Ok, expressing the pixels as a linear array:

100 * (6016 pixels per row * 4000 rows)/(4992 pixels per row * 3284 rows) =
150% increase or a 50% difference
...or are you saying that only the first row counts? That is a very short photograph.

Steve
It is the linear resolution that matters as far as any increased visibility of CA etc. goes. The K-3 sensor is a touch smaller so the pixel spacing is about 3.9um for the K-3 vs 4.8um for the K-5. Less than 25% difference in whichever direction you measure.
06-12-2014, 03:48 PM   #13
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QuoteOriginally posted by stevebrot Quote
Ok, expressing the pixels as a linear array:

100 * (6016 pixels per row * 4000 rows)/(4992 pixels per row * 3284 rows) =
150% increase or a 50% difference
...or are you saying that only the first row counts? That is a very short photograph.


Steve
"Yes". Resolution = picture elements per a length i.e pixels per inch.

Let me put it this way: You have 4 pixels in a square inch, 2x2. Now you double the amount in each direction, i.e 4x4=16 in the same area. The picture goes from 4 pixels to 16 pixels. I now can see twice as much detail in each direction, therefor the resolution has increased 100%, not 300% as per your math.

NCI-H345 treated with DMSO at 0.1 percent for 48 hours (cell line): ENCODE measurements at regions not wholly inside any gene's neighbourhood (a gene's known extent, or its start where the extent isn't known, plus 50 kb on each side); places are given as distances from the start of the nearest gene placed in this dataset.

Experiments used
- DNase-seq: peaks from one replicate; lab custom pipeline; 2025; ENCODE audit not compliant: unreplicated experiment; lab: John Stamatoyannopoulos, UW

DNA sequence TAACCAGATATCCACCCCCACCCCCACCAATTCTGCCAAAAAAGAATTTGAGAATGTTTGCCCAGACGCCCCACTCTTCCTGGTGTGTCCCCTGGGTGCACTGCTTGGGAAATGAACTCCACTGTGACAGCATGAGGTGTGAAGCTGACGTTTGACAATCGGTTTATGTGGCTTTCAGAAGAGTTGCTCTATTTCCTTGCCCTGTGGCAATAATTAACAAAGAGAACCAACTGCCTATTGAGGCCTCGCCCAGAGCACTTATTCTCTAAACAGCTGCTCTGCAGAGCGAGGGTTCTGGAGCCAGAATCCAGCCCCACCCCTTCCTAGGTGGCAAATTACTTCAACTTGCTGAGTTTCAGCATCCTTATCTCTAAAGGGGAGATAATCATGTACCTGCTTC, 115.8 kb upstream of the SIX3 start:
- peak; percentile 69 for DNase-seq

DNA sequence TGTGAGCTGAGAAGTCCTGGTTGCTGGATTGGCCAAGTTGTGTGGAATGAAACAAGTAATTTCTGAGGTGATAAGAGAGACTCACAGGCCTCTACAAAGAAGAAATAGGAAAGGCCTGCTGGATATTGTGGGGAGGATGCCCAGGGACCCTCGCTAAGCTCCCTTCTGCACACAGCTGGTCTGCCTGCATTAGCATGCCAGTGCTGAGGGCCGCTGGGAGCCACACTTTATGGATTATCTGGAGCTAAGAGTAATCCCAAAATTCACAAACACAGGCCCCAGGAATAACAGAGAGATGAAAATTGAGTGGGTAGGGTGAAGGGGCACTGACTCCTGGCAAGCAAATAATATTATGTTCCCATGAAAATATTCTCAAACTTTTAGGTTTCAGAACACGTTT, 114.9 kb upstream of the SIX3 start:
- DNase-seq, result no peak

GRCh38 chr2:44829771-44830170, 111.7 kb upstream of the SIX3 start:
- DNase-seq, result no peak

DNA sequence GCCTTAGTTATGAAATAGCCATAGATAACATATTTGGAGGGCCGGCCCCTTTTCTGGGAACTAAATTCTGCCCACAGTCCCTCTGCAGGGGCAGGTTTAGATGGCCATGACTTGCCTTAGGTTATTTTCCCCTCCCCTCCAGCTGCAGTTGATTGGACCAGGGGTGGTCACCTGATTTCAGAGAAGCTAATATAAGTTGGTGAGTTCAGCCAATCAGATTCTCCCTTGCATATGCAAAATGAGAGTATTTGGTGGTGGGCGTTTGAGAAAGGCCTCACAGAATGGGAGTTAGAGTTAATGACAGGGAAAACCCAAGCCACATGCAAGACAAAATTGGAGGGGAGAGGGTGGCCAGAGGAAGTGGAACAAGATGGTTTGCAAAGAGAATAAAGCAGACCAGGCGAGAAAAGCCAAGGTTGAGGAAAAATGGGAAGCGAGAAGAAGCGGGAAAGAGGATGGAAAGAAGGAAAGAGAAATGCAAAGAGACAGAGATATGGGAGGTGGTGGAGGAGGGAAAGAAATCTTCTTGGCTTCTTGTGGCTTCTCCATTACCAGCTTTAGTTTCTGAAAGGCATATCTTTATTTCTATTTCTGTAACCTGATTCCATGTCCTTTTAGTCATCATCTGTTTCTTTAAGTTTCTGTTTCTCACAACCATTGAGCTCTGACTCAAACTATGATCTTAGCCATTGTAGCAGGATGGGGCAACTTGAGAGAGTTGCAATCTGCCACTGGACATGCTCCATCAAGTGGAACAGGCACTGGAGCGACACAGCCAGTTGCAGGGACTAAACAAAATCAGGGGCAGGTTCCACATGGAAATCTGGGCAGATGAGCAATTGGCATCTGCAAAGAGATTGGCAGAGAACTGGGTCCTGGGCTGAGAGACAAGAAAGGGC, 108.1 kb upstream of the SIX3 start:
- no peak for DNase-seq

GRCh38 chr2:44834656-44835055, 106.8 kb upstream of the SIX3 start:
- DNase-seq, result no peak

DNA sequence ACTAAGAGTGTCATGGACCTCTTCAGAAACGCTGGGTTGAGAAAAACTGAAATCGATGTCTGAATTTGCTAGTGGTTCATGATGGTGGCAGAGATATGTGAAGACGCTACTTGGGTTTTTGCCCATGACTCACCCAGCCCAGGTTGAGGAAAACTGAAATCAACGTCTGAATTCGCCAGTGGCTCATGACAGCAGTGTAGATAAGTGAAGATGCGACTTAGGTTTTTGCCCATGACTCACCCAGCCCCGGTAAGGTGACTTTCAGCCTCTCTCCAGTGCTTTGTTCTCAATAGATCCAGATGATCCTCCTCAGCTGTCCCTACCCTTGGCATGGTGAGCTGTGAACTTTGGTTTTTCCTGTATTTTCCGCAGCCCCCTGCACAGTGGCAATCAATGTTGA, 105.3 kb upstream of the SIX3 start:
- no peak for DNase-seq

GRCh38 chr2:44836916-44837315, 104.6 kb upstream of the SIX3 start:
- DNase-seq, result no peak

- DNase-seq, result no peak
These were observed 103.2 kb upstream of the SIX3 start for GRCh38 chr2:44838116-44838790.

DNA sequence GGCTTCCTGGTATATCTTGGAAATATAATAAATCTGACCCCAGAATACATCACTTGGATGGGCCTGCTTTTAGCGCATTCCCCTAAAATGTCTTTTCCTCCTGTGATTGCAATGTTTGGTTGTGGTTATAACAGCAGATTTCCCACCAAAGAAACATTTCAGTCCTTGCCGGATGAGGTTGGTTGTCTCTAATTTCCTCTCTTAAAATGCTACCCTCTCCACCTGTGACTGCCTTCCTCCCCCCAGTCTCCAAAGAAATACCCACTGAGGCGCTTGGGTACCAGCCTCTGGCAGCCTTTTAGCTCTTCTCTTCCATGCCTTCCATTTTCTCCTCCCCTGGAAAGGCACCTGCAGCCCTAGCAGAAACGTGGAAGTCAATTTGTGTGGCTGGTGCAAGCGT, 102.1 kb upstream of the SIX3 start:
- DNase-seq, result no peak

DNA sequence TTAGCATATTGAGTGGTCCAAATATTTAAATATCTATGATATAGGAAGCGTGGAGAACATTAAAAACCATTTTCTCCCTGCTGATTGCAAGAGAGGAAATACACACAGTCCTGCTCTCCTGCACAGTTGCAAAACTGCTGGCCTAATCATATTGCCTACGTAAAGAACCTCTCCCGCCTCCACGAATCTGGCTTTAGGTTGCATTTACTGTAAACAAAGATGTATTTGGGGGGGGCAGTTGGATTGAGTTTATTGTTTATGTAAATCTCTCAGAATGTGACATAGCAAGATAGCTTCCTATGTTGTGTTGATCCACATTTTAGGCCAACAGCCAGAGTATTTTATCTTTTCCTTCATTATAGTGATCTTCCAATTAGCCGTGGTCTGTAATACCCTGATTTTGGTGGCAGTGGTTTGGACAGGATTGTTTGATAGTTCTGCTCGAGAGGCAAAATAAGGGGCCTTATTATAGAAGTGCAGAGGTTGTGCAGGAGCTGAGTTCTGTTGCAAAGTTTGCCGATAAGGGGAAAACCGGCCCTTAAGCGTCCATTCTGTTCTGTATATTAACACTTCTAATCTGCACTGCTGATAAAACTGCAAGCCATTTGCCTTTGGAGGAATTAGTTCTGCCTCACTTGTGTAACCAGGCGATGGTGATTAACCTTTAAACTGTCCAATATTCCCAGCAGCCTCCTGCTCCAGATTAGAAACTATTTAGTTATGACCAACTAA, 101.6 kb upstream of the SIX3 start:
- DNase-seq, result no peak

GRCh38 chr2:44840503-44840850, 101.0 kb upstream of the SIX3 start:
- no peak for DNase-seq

I had some issues wrapping my head around this to start with but it makes sense.

Last edited by Tjompen1968; 06-12-2014 at 04:35 PM.
06-12-2014, 04:04 PM   #14
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QuoteOriginally posted by Tjompen1968 Quote
I now can see twice as much resolution in each direction, therefor the resolution has increased 200%
Actually when something doubles in size or whatever then it is a 100% increase ...
06-12-2014, 04:34 PM   #15
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QuoteOriginally posted by kh1234567890 Quote
Actually when something doubles in size or whatever then it is a 100% increase ...
Correct. Edit made...